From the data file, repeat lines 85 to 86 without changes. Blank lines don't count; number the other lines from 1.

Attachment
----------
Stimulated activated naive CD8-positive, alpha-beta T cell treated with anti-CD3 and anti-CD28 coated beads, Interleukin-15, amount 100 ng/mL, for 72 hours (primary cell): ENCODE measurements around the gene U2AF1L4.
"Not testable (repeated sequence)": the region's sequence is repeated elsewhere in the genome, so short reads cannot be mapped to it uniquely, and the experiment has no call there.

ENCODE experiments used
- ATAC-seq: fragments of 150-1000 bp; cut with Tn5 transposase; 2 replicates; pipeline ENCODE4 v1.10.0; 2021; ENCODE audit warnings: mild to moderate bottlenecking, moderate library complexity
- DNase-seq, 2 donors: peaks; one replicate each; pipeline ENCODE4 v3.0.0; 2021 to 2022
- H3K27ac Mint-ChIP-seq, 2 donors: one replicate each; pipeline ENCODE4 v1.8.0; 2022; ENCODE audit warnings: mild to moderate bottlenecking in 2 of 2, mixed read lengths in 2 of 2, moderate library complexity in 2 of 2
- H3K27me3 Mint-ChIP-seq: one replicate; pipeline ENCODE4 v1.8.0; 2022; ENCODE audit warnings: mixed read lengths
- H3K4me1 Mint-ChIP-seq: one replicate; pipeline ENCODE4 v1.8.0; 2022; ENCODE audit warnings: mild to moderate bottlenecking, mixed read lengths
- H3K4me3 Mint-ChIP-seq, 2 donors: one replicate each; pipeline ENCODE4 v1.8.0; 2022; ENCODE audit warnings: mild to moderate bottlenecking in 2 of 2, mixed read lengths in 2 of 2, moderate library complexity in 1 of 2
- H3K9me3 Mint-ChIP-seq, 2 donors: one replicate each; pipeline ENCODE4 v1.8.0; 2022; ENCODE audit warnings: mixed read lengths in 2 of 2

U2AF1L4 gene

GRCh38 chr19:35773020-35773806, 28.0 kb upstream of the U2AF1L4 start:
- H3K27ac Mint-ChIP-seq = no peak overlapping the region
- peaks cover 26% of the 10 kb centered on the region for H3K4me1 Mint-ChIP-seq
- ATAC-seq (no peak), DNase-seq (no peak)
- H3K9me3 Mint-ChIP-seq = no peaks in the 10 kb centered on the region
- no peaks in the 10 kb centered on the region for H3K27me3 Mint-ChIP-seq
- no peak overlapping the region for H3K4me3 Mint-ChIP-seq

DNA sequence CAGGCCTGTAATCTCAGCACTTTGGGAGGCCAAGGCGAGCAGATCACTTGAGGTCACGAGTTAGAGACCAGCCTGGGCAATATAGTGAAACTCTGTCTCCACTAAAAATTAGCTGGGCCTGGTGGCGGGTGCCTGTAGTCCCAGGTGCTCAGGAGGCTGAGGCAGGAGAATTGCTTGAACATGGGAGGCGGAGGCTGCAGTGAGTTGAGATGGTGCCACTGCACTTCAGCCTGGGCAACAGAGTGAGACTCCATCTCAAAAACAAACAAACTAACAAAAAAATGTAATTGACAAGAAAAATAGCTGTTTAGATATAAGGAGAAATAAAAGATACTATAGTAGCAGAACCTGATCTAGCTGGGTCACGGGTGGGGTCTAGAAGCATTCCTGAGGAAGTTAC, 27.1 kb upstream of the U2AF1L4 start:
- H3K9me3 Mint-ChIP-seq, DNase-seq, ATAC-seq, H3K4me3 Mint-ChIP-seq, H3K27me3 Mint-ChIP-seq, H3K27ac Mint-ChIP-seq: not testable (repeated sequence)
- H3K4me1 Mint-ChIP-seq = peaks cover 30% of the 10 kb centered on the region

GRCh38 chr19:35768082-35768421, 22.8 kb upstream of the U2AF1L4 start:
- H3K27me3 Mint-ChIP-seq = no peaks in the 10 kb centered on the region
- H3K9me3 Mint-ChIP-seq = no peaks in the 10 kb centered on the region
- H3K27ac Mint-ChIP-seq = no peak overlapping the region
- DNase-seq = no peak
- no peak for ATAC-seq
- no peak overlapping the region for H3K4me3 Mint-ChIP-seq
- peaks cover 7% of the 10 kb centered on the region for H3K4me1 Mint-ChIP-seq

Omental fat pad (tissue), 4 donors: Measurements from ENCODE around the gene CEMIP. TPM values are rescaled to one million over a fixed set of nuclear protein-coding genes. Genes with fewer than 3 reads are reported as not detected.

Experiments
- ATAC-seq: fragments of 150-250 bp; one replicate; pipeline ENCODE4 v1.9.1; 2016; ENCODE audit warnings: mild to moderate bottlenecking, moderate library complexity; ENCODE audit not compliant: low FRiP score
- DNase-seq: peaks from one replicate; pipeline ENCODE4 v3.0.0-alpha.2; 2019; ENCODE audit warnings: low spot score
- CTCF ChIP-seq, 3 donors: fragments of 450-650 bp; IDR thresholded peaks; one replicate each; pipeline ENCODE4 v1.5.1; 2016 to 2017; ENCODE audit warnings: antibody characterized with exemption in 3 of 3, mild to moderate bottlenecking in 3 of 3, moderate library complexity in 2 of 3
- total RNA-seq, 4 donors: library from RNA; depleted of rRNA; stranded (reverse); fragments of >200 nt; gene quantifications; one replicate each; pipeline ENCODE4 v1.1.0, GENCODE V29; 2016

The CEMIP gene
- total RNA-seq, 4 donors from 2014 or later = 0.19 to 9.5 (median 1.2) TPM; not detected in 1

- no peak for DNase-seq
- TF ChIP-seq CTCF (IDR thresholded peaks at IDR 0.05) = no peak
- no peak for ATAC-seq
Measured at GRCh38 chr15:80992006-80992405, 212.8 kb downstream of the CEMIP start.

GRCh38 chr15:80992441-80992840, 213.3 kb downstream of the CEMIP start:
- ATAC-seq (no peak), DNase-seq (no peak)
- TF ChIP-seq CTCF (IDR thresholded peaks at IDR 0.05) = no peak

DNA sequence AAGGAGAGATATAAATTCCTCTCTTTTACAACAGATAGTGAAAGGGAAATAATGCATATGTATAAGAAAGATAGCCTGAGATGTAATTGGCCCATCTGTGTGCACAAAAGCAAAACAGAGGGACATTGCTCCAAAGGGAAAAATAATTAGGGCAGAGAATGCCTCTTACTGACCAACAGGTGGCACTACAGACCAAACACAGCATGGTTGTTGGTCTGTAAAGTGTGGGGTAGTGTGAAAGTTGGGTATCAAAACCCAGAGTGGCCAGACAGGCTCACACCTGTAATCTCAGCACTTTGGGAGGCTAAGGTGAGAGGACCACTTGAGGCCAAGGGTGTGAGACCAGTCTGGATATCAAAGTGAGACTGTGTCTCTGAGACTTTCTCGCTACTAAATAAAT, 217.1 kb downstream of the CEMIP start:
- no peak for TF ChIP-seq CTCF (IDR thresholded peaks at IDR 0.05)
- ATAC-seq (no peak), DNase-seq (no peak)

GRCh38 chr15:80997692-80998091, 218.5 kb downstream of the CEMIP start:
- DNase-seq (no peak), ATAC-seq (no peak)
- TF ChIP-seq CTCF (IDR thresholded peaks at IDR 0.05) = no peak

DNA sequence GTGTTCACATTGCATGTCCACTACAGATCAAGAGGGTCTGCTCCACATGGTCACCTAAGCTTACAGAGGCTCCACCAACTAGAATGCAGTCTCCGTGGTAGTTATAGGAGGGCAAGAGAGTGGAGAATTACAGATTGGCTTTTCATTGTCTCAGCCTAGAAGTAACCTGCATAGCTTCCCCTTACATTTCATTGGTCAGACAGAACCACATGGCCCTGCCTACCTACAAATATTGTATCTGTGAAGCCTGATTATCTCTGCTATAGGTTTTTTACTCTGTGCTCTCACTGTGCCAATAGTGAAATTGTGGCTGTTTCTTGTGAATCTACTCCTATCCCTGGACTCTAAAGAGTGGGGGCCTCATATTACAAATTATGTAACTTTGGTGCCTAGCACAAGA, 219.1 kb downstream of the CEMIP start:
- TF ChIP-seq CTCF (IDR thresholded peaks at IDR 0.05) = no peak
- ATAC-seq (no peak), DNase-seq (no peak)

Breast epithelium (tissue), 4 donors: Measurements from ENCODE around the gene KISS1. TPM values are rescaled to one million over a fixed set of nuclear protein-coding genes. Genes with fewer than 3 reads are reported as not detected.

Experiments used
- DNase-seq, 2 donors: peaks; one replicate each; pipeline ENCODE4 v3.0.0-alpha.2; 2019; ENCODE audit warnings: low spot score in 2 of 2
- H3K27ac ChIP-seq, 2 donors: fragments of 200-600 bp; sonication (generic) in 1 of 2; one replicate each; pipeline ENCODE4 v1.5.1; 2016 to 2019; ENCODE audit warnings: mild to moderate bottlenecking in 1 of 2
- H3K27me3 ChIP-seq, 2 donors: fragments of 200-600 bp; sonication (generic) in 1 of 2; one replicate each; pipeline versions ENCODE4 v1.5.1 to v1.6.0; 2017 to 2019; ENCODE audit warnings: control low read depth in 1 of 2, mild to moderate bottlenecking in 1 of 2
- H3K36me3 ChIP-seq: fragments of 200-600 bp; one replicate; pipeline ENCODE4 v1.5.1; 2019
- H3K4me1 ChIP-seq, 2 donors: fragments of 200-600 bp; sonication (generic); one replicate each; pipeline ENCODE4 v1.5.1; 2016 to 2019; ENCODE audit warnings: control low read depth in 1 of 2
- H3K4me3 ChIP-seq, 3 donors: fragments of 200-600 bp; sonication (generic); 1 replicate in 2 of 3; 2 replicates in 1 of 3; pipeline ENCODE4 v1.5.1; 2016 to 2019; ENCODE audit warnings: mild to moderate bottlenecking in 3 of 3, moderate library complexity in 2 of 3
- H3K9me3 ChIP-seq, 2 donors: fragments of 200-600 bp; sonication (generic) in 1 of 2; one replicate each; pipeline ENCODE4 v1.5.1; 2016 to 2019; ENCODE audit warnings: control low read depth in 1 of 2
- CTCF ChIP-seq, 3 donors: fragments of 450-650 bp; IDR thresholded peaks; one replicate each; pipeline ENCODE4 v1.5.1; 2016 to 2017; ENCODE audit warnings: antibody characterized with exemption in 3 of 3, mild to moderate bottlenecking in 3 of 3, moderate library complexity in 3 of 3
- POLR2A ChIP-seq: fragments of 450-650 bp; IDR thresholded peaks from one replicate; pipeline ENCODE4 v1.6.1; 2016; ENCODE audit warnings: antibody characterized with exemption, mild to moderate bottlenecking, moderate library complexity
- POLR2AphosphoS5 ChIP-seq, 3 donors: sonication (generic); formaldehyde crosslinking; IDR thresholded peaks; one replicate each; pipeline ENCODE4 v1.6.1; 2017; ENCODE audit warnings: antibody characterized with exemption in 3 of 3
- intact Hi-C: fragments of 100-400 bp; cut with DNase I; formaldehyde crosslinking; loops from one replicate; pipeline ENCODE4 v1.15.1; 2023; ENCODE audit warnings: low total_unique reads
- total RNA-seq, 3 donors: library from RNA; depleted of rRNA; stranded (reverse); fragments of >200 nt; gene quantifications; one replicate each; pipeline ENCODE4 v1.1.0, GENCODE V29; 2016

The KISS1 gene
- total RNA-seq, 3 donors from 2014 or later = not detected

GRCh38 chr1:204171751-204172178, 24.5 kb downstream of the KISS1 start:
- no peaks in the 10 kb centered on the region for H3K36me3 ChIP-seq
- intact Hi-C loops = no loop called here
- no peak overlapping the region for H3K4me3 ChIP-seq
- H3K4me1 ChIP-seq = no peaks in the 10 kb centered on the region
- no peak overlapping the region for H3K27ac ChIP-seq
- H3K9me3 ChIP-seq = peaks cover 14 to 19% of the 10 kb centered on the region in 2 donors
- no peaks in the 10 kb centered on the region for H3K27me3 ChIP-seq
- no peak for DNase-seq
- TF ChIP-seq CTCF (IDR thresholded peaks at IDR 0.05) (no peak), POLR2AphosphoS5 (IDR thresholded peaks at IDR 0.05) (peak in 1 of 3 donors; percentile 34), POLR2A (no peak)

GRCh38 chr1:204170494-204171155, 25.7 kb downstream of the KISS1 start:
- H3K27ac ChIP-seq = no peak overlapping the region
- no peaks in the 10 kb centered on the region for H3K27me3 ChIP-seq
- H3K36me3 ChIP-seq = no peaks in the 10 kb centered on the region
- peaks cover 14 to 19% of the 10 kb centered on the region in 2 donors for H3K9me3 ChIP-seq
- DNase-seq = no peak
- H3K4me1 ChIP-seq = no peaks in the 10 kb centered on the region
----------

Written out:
- DNase-seq = no peak
- H3K4me1 ChIP-seq = no peaks in the 10 kb centered on the region